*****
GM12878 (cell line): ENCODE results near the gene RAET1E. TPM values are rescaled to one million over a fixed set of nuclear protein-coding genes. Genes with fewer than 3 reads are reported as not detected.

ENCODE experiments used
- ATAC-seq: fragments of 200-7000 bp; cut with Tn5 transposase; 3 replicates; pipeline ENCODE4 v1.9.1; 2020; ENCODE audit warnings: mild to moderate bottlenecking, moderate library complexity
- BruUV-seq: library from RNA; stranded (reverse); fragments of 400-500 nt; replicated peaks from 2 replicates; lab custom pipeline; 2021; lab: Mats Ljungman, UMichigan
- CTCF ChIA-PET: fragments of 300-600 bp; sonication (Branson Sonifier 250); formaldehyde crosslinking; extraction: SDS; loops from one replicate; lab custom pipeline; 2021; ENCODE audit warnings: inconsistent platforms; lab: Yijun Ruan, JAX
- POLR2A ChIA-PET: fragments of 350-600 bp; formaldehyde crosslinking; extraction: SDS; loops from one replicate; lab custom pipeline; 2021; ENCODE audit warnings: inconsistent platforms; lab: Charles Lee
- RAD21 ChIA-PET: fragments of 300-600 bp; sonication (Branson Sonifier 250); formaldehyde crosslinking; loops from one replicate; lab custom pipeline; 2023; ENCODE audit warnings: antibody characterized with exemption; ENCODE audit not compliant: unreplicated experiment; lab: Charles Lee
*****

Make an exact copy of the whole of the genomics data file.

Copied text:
GM12878 (cell line): ENCODE results near the gene RAET1E. TPM values are rescaled to one million over a fixed set of nuclear protein-coding genes. Genes with fewer than 3 reads are reported as not detected.

ENCODE experiments used
- ATAC-seq: fragments of 200-7000 bp; cut with Tn5 transposase; 3 replicates; pipeline ENCODE4 v1.9.1; 2020; ENCODE audit warnings: mild to moderate bottlenecking, moderate library complexity
- BruUV-seq: library from RNA; stranded (reverse); fragments of 400-500 nt; replicated peaks from 2 replicates; lab custom pipeline; 2021; lab: Mats Ljungman, UMichigan
- CTCF ChIA-PET: fragments of 300-600 bp; sonication (Branson Sonifier 250); formaldehyde crosslinking; extraction: SDS; loops from one replicate; lab custom pipeline; 2021; ENCODE audit warnings: inconsistent platforms; lab: Yijun Ruan, JAX
- POLR2A ChIA-PET: fragments of 350-600 bp; formaldehyde crosslinking; extraction: SDS; loops from one replicate; lab custom pipeline; 2021; ENCODE audit warnings: inconsistent platforms; lab: Charles Lee
- RAD21 ChIA-PET: fragments of 300-600 bp; sonication (Branson Sonifier 250); formaldehyde crosslinking; loops from one replicate; lab custom pipeline; 2023; ENCODE audit warnings: antibody characterized with exemption; ENCODE audit not compliant: unreplicated experiment; lab: Charles Lee